arlington schoolboy
A young boy is seen riding his bicycle past a US flag while on his way to school in Arlington, where the incident took place

A 12-year-old Sikh boy was held for three days in a US juvenile detention centre, after joking that he had a bomb in his school bag, by police officers who did not contact his parents. Armaan Singh Sarai is said to have told a "bully" who'd allegedly accused him of being a terrorist that he planned to place a device in a toilet and blow-up Nichols Junior High School in Arlington, Texas.

A third student who overheard the exchange then reported Armaan to teachers who evacuated the school and searched the 12-year-old's bag. Armaan admitted joking about having a bomb but no explosives were found. The police took him to the county's juvenile detention centre nevertheless.

The officers did not inform Armaan's worried parents that their son had been taken into custody. It was only when he failed to return home from school and they contacted the authorities to report him missing that they were told what had happened. Armaan remained locked up for a further three days before eventually being released last Monday.

This goofball on the left in this picture is my 12 year old cousin, Armaan Singh Sarai. He was born and raised in Texas...

Posted by Ginee Haer on Tuesday, December 15, 2015

In a Facebook post that his since gone viral, Armaan's cousin Ginee Haer wrote: "On Friday, December 11th, 2015 my cousin attended school, like any other normal 12 year old child. A bully in class thought it would be funny to accuse him of having a bomb, and so the principal, without any questioning, interrogation, or notification to his parents, called the police."

"Worried & frightened at home, his family was concerned as to why he had not reached home right after school. They started calling every police department in the area, only to find out he was sent to a Juvenile facility," the post adds. "They kept him held behind bars for three consecutive days, before finally releasing him on Monday, December 15th," Ms Haer went on to say.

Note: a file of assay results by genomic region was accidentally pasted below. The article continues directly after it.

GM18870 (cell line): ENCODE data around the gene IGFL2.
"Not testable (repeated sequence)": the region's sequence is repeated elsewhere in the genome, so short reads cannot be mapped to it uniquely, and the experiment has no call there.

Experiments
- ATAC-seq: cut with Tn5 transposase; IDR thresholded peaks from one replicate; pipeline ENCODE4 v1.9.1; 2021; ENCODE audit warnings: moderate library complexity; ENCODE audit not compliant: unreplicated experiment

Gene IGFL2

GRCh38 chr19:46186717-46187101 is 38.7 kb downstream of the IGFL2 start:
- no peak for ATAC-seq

Arlington police dispute that version of the story, however, claiming that whether or not he was joking and regardless of his age, Armaan's alleged comments claimed a specified threat that had to be taken seriously.

Spokesman Lieutenant Christopher Cook told the Dallas Morning News, "People have got to learn they cannot make these types of threats which cause alarm, which cause evacuations… Just because you say it's a joke, it doesn't get you out of trouble."

A spokesperson for Arlington school district claimed that attempts were made to contact Armaan's parents as soon as he was taken into custody and they were made fully aware of the situation soon afterwards. The spokesperson added that that the district "would love to fully respond to the parents' allegations" but privacy legislation prevented them from doing so.

The case has already drawn comparisons with that of media-dubbed "Clock Kid" Ahmed Mohamed who was arrested and detained in September when teachers in Irving, Texas mistook a homemade clock Mohamed had brought to school for a bomb.

obama clock kid
'Clock kid' Ahmed Mohamed was arrested after teachers mistook his homemade clock for a bomb. The 14-year-old later met Barack Obama at the White House Getty

Following Mohamed's arrest, many took to social media to accuse the authorities of being heavy-handed simply because the child was a Muslim, using the hashtag #IStandwithAhmed to show their support. US President Barack Obama even invited Ahmed to visit the White House.

Since then Mohamed's parents have filed a claim demanding the city of Irving pay out $15mn and issue a public apology as the entire incident has proven to be highly traumatising for their son. The family has also since moved to Qatar in the Middle East, where Ahmed had received a full scholarship to attend the Qatar Foundation for Education, Science, and Community Development.